He died of complications from Parkinson’s disease in the Nashville home of his fiancée and long-term caregiver Jackie Peters on Monday, Mississippi’s Laurel Leader-Call reported. His brother Michael Lester did not immediately respond to Fox News’ request for comment.
"Tom Lester was a great friend of mine," the star's pal, fellow actor Gary Moore, told Fox News. "We met over 20 years ago and stayed friends all these years. I started taking Tom to autograph shows because so many fans wanted to meet him. I’ve stayed at his house on his farm which he called, Green Acres. He’s been to my house and signed pictures of Arnold the Pig for my four boys."
"He would often call me every week and he would pray with me," Moore continued. "We laughed all the time. I saw Tom last month in Nashville, and I got to hear him say 'Golly' one more time then I prayed with him. He met Jesus in Heaven today and looked around and I know he said, 'Golly, this is even better than you told me!'"
The Mississippi native who was raised on his grandfather’s farm had big dreams of becoming an actor in Hollywood. However, he told “Faith Forward” few people from his rural community believed he would find success.
“I told them I was going out to Hollywood to become an actor and they all said, ‘You’re crazy,’” Lester recalled. “’You’ll never be able to do that. You’re too tall, too skinny, too ugly. You’ve got a Southern accent and you’ll never make it in the motion picture business. You don’t look like Rock Hudson.’”
According to the actor, Lester was so discouraged that he put his acting dreams on hold and, instead, studied chemistry and biology at the University of Mississippi to become a doctor. However, one star inspired Lester not to give up.
“I might not make it, but at least I’m going to try,” Lester said. “And I would’ve rather gone out there and tried and failed than to never have gone out there at all. And I read an article once where they asked Don Knotts who was Barney Fife on ‘The Andy Griffith Show,' 'How in the world did you ever get into movies?’ Because he didn’t look anything at all like Rock Hudson. And he said, ‘I figure everybody in Hollywood was good-looking and had a good physique. I figure they needed somebody a little different.’ And he was.”
Lester said he went to Hollywood with no real plan.
“I didn’t figure there were a lot of folks like me in Hollywood, so the way I went, no job, no place to stay, didn’t know anything about the motion picture business,” he explained.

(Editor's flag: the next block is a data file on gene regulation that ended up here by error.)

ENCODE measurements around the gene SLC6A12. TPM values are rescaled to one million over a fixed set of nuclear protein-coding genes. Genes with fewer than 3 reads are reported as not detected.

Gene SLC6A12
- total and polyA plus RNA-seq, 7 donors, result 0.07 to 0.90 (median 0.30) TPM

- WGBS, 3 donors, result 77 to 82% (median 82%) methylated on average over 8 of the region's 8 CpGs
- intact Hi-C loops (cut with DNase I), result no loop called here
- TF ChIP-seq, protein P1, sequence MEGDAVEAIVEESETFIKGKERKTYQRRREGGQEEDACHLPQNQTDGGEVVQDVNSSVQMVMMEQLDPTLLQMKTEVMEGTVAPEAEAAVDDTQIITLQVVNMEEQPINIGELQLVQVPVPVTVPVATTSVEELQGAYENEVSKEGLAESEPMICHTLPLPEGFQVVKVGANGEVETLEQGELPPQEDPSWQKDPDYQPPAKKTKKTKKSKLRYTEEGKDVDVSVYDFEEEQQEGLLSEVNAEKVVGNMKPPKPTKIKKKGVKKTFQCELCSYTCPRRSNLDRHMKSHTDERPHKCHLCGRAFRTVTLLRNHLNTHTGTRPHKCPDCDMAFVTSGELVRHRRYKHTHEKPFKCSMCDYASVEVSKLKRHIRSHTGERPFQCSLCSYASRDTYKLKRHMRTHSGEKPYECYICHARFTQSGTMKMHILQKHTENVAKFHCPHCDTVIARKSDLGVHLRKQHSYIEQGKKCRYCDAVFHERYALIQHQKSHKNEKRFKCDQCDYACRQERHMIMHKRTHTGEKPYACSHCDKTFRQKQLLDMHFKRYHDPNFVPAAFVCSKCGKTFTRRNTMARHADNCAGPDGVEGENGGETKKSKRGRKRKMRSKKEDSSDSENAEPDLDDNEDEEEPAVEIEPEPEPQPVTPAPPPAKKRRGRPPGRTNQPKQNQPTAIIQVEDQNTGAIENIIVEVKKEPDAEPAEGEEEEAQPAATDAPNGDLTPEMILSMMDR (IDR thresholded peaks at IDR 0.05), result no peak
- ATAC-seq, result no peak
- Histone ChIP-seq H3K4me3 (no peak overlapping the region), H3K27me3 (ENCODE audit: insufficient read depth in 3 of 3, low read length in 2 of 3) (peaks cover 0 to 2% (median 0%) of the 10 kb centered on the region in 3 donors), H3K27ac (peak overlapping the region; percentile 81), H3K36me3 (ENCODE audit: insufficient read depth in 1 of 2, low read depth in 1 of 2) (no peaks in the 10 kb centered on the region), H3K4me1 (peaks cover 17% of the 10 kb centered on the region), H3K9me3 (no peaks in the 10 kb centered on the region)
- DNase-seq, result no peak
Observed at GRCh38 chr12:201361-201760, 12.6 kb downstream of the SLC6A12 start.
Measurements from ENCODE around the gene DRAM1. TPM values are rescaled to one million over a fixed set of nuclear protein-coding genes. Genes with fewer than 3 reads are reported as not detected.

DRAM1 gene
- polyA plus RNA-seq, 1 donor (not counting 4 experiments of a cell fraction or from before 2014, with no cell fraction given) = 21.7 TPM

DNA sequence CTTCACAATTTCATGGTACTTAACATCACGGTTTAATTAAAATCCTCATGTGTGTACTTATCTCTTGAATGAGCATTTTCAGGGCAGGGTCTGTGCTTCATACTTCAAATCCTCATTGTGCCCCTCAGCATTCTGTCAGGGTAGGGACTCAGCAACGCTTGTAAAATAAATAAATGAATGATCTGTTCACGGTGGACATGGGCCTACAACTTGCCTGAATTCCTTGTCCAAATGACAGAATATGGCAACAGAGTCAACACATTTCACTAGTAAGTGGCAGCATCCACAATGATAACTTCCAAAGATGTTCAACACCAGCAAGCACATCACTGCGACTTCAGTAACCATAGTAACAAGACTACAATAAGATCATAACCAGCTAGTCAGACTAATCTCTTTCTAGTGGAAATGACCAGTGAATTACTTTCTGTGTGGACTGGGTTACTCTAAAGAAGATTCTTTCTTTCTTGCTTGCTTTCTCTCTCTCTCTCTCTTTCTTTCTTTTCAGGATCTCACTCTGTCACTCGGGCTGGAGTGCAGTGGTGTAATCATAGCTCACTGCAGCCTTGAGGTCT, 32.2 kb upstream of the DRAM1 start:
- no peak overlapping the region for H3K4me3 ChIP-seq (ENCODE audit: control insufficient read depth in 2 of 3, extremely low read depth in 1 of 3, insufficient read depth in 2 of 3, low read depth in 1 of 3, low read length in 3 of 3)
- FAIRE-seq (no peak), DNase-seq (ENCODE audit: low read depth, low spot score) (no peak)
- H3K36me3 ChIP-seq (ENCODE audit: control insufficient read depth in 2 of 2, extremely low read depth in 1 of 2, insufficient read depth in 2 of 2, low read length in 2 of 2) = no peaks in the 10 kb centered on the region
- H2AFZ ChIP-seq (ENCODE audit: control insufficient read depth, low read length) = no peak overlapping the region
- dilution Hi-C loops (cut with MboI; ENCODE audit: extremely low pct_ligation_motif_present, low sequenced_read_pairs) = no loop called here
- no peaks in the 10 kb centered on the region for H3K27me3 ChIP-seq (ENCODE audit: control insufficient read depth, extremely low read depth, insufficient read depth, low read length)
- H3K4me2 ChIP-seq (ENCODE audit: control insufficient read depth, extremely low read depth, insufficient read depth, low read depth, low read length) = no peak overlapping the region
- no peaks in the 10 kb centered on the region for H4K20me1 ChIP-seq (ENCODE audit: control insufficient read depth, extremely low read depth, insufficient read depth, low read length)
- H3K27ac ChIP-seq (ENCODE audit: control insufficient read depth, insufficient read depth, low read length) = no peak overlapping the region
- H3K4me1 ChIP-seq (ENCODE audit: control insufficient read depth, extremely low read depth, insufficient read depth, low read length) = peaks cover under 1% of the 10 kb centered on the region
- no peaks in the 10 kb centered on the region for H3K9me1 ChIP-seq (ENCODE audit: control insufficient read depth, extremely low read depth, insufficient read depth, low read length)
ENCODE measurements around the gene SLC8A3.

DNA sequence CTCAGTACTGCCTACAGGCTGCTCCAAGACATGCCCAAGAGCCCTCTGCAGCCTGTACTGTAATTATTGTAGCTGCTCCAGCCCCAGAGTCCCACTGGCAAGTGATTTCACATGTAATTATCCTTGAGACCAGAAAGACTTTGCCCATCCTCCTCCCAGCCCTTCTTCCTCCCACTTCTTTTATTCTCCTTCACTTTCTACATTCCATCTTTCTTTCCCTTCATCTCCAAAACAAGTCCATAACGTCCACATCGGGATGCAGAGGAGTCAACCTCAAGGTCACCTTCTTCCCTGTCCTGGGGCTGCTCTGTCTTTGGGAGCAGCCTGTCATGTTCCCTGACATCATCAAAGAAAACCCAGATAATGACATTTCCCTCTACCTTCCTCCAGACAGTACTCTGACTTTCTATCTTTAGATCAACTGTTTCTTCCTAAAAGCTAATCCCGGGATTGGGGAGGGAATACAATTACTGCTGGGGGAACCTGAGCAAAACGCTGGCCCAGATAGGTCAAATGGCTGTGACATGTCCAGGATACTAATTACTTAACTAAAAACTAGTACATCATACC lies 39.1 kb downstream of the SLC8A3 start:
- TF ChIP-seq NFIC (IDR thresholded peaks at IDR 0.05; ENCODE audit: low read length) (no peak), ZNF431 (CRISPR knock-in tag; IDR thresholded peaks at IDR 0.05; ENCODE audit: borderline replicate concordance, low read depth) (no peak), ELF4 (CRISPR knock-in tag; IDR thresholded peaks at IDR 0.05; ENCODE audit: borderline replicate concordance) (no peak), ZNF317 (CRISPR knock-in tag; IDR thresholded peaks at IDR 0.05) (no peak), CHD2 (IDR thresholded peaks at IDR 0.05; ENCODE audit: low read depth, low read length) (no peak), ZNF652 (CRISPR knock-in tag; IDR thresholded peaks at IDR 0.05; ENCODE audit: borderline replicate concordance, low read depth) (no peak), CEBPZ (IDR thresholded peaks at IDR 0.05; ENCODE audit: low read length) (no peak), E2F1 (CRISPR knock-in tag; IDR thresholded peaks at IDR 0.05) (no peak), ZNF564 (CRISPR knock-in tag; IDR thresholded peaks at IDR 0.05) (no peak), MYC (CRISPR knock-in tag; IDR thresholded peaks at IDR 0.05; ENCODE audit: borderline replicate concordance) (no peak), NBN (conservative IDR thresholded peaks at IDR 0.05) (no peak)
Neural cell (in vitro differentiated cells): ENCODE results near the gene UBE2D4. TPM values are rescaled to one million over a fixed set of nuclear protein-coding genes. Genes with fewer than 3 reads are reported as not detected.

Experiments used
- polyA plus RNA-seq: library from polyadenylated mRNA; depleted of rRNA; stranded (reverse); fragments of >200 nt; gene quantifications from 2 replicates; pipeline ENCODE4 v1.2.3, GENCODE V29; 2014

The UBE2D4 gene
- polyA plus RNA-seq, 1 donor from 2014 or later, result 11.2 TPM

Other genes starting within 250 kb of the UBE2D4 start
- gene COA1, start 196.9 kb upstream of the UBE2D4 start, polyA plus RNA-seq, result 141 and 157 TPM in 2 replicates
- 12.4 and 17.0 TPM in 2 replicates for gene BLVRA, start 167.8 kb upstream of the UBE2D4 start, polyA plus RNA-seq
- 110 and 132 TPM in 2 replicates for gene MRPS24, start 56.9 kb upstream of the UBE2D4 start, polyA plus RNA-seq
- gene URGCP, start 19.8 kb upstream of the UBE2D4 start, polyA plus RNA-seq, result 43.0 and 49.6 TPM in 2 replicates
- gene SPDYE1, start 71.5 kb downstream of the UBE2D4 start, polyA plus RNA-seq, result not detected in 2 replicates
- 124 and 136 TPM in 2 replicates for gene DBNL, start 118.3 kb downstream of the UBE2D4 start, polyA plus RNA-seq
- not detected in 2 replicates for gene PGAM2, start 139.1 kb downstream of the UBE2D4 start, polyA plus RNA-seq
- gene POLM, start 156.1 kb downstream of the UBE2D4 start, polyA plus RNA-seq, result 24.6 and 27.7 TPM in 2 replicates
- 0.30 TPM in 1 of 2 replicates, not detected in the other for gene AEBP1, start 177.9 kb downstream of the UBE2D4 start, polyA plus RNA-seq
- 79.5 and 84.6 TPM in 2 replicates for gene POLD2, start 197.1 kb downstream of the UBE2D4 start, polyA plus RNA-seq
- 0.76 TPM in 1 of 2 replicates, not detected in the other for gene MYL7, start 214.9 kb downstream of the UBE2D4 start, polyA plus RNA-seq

But unlike most actors, Lester didn’t immediately seek an agent or sought out casting calls. Instead, he went to church where he found a job to support himself. Along the way, he met “a wonderful drama coach,” named Lurene Tuttle, also known as the “First Lady of Radio.”
Tuttle helped Lester get cast in plays that put him onstage with Linda Kaye, the daughter of Paul Henning, creator of “Petticoat Junction,” MeTV reported. Henning reportedly attended three plays that starred Kaye and Lester. The two men developed a friendship.
“He was an executive producer of ‘Green Acres’ at that time and was the most powerful comedy producer in the world,” Lester said. “So he’d come to see Linda Kaye… and he liked me, got to know my little idiosyncrasies and all these things about me, because we’d have little parties over at his house and drink Cokes and eat hot dogs and have a good time.”
“[Henning] said, ‘Tom, I like your accent,’” Lester continued. “’Now see, all my friends in Mississippi said, ‘You’ll never make it because you’ve got a Southern accent.’ And here was the most powerful comedy producer and writer in the world saying, ‘I like your accent.’ And he said, ‘Maybe someday I could put you on ‘The Beverly Hillbillies,’ how would you like that?’ And I said, ‘Oh, Mr. Henning that would be wonderful.’”
But the opportunities didn’t come so quickly and the plays stopped. In fact, Lester was making plans to go home when he received a phone call that forever changed his life.
“Three weeks went by and Mrs. Henning called me on the phone and said, ‘Tom, we tried to reach you last night,’” he said. “’Mr. Henning wants you to get over to the studio as fast as you can and read for the part of Eb on ‘Green Acres.’”
According to Hollywood legend, Lester beat out 400 other actors for the role because he knew how to milk a cow.
“Green Acres,” which premiered in 1965, tells the tale of a New York City attorney who attempts to live the life of a genteel farmer alongside his wife in Hooterville. The series, which aired until 1971 also starred Eddie Albert, Eva Gabor and Pat Buttram, among others.
MeTV noted Dawson wasn’t supposed to play a major part in the show. However, Lester’s performances in early episodes were so popular among audiences that he quickly became a regular.
Lester also appeared in hit shows, including “The Beverly Hillbillies,” “Petticoat Junction,” “Love, American Style,” and “Little House on the Prairie,” just to name a few.
Following the death of Mary Grace Canfield in 2014, Lester became the last surviving regular cast member of “Green Acres.” His last credited role is 2014’s “Campin’ Buddies” with Don Most and Victoria Jackson.
Lester, who became a born-again Christian in 1948, dedicated his life before and after “Green Acres” sharing his Christian faith to others. Laurel Leader Call reported he spent many years on his farm in Jasper County and was the recipient of Mississippi’s “Wildlife Farmer of the Year” award in 1997.
He is survived by his brother, one great-great-niece and one great-great-nephew.
Fox News' Caleb Parke contributed to this report.